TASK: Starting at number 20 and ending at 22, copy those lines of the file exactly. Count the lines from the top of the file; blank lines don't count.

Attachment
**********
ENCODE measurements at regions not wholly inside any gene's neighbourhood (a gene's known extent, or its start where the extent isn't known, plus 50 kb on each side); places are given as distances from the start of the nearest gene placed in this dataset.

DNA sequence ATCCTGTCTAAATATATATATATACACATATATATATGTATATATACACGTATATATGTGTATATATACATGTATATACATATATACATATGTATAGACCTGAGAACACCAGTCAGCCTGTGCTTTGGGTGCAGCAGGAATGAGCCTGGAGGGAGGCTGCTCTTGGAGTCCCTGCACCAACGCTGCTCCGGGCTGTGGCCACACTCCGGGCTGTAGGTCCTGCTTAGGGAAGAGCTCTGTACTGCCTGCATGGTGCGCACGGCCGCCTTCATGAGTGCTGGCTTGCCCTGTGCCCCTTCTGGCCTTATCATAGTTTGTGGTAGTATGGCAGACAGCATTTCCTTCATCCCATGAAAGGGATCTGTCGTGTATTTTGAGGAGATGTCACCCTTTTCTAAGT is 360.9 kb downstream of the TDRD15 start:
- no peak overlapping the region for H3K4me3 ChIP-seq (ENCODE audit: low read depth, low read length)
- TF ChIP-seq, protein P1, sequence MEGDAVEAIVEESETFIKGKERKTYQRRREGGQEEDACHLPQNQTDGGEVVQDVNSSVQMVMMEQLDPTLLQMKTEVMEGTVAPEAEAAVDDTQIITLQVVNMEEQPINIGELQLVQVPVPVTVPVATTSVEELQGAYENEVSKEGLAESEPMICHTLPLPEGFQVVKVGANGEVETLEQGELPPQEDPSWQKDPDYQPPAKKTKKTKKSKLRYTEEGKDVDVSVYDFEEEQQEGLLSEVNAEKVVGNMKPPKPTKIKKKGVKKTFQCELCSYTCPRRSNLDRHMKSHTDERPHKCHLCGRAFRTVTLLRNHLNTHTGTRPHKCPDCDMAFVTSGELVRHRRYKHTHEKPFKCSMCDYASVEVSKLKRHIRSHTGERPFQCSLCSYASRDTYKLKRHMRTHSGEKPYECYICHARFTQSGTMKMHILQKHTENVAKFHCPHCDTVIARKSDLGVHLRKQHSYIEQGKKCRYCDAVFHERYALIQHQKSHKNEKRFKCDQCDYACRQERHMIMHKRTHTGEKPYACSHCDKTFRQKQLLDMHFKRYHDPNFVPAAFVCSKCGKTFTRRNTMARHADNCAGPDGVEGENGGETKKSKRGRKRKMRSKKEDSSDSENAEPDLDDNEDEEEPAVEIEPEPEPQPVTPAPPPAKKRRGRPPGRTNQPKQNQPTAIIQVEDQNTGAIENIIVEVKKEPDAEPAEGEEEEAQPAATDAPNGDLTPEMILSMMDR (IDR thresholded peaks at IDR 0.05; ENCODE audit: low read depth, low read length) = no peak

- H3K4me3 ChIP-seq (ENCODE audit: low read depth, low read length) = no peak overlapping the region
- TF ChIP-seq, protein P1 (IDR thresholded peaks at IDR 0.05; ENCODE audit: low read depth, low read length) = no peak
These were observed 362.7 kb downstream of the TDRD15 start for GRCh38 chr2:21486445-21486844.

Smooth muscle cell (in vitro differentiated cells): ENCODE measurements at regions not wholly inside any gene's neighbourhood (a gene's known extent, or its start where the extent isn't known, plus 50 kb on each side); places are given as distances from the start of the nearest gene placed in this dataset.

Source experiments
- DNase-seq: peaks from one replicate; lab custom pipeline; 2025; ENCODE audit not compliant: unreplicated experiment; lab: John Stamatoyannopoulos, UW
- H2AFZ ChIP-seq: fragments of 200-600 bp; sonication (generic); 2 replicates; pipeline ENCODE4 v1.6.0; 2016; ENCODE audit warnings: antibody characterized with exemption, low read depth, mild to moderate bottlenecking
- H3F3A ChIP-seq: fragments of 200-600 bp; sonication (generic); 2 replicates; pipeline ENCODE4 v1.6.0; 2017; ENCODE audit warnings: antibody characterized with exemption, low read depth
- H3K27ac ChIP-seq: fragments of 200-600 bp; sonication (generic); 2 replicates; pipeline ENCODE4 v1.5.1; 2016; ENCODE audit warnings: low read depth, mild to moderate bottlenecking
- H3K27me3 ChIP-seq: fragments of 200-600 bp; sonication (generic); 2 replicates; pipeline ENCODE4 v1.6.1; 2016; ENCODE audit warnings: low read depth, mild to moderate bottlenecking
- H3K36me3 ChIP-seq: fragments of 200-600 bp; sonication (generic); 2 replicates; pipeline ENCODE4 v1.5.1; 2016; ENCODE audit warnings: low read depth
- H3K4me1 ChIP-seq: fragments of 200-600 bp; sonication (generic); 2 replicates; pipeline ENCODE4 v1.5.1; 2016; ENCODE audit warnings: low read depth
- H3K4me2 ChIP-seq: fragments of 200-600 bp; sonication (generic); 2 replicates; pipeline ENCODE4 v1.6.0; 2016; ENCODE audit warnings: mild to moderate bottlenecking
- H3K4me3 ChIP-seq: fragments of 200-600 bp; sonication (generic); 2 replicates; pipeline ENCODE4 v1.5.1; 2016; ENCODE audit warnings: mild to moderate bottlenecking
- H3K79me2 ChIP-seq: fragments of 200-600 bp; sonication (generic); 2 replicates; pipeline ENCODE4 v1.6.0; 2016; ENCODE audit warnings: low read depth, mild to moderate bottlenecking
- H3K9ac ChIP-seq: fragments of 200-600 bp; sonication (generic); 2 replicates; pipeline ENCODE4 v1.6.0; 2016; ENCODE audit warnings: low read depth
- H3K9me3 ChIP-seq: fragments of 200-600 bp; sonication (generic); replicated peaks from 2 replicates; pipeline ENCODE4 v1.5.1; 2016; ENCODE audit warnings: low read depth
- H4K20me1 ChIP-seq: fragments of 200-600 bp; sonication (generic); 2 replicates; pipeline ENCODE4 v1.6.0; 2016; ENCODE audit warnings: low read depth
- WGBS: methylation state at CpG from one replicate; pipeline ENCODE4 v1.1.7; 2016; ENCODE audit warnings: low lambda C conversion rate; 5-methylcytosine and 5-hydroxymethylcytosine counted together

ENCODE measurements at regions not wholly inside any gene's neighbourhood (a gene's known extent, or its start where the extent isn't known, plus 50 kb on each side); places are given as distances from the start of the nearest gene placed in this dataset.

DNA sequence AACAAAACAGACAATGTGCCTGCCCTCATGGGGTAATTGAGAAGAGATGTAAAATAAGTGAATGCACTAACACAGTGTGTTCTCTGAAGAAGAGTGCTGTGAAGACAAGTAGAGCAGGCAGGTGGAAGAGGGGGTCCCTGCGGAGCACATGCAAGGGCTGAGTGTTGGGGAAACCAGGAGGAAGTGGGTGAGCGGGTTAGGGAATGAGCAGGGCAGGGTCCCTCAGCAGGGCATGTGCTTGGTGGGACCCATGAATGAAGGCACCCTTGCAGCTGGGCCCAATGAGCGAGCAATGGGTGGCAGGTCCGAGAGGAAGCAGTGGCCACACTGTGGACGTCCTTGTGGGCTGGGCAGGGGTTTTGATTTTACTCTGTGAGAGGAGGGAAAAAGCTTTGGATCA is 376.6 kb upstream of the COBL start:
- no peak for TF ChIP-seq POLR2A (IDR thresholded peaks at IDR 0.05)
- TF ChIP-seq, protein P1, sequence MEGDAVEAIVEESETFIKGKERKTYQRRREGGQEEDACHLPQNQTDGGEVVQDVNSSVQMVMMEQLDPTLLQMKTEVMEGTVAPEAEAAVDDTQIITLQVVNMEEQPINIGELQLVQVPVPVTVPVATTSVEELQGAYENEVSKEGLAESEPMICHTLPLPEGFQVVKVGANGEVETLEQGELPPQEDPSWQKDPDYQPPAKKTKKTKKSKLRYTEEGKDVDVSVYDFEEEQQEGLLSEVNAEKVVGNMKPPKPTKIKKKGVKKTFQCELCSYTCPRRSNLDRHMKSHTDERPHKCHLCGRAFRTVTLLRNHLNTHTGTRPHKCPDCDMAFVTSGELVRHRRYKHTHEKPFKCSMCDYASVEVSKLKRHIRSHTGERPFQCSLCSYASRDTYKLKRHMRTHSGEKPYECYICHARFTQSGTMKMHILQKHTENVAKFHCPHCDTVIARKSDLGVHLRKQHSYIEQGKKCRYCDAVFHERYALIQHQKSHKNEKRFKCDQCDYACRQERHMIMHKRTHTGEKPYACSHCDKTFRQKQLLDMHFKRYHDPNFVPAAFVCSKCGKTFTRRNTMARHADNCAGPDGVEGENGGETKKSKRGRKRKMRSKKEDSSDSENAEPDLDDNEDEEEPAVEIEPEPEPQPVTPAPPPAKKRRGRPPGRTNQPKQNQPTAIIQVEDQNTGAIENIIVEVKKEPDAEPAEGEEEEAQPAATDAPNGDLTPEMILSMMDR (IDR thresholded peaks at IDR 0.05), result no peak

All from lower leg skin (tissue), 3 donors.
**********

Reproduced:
- H3K9ac ChIP-seq: fragments of 200-600 bp; sonication (generic); 2 replicates; pipeline ENCODE4 v1.6.0; 2016; ENCODE audit warnings: low read depth
- H3K9me3 ChIP-seq: fragments of 200-600 bp; sonication (generic); replicated peaks from 2 replicates; pipeline ENCODE4 v1.5.1; 2016; ENCODE audit warnings: low read depth
- H4K20me1 ChIP-seq: fragments of 200-600 bp; sonication (generic); 2 replicates; pipeline ENCODE4 v1.6.0; 2016; ENCODE audit warnings: low read depth